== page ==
Time went by. Pedro de Mendoza survived the famine and eventually left for Spain, never getting there of course because as we all know he died on the high seas in June of 1537. The new Governor of Buenos Aires was now a certain Francisco Ruiz de Galán, a severe and inflexible man who everyone feared and many hated. Indeed the people came to blame Don Francisco for all the hostile animals and the ubiquitous Indians who made their life such a misery and made it almost impossible for them to leave the safety of their encampment.

One day one of the captains, on an exploratory mission with a group of soldiers in Indian land, came across a white woman and brought her back to the town. It was Maldonada, and surrounded once again by her own people, many of whom well remembered her flight, she was happy to tell her story, and happier still to be safely back amongst her own kind.

But the new Governor saw things in a very unfavourable light. To have chosen to leave the encampment for Indian lands was for him the gravest of crimes, punishable only by death. Nothing would make him change his mind, neither the pleadings of his nearest and dearest nor the rational arguments of his wisest advisors. He gave orders for the wretched woman to be taken a league or so outside the town and left tied to a tree, to be devoured by wild animals. The soldiers had no choice but to obey, and unwillingly carried her off to her fate.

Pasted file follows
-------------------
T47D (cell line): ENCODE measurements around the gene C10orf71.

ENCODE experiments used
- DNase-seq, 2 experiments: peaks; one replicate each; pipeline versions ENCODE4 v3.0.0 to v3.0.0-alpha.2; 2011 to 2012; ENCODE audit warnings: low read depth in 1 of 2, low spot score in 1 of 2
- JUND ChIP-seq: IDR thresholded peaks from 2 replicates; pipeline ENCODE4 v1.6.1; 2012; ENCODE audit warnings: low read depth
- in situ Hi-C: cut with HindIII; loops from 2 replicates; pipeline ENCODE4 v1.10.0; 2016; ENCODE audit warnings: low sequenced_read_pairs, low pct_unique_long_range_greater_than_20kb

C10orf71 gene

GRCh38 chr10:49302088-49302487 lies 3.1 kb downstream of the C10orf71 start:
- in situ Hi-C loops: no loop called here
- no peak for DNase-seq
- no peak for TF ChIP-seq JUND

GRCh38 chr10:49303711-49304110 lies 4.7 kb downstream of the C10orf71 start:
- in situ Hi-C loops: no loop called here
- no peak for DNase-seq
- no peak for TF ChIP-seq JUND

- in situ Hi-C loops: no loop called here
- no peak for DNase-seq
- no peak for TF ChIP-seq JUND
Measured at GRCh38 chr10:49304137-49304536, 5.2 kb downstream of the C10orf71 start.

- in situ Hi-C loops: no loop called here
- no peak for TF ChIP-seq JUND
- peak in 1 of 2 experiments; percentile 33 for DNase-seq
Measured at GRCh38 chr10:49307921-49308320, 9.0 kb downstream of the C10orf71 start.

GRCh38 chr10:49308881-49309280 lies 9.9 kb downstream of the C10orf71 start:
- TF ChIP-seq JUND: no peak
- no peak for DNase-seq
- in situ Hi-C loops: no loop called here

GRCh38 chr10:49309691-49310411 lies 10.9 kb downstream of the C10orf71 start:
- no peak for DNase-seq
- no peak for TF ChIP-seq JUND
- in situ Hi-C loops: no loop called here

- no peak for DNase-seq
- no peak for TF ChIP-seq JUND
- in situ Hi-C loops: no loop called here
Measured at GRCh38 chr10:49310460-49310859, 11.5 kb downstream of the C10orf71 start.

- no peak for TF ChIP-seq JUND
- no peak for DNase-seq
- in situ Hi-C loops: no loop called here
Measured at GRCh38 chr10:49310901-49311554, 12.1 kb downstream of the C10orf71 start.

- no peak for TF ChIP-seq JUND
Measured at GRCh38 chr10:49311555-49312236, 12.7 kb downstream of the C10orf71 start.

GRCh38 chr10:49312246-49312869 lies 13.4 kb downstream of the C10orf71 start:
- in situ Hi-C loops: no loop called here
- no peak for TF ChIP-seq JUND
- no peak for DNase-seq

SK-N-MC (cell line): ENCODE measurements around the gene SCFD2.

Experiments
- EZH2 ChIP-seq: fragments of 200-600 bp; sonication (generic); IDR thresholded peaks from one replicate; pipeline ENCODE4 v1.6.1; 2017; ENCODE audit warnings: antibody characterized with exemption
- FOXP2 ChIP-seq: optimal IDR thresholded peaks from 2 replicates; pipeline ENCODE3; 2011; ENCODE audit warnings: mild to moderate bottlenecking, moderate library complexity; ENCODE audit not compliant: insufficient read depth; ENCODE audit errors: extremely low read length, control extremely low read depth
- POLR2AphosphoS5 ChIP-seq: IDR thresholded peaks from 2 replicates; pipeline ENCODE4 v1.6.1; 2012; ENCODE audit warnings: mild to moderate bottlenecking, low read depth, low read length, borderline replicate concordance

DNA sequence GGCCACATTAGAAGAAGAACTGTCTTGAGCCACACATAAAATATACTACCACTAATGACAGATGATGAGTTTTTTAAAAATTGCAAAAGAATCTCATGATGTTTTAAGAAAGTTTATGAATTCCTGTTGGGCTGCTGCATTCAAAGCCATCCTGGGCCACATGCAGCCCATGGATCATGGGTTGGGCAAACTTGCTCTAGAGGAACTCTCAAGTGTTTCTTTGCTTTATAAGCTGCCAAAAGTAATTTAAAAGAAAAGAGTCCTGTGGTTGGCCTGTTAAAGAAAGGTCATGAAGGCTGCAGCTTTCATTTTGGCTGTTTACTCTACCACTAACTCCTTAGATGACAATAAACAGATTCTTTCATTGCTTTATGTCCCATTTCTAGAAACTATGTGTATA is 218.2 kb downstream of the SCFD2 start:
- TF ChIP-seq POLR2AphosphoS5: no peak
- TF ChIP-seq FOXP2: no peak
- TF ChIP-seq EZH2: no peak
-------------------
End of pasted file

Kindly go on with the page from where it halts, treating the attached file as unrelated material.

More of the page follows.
And so once again the poor woman spent a night alone with wild beasts. That night so many wild animals gathered around her defenceless body that the growls and roaring kept the townspeople awake. Nobody slept a wink, and at dawn the townspeople, with a few soldiers for protection, hurried to the tree to see what had happened.

There was Maldonada, still tied to the tree, still alive. At her feet a lion stood watch accompanied by two cubs. The weary animal silently moved aside to let the men in to untie the woman’s thongs. It was the lion from the cave of course, the lion that the woman had helped in that difficult moment. Scratched and bleeding still, the lion had fought off all the other wild beasts in order to protect her benefactor and thus repay the favour.

The Magic Ball

The story of Aylen, Nahuel and the Magic Ball

This was an attempt to recapture the style and language of books I read as a child.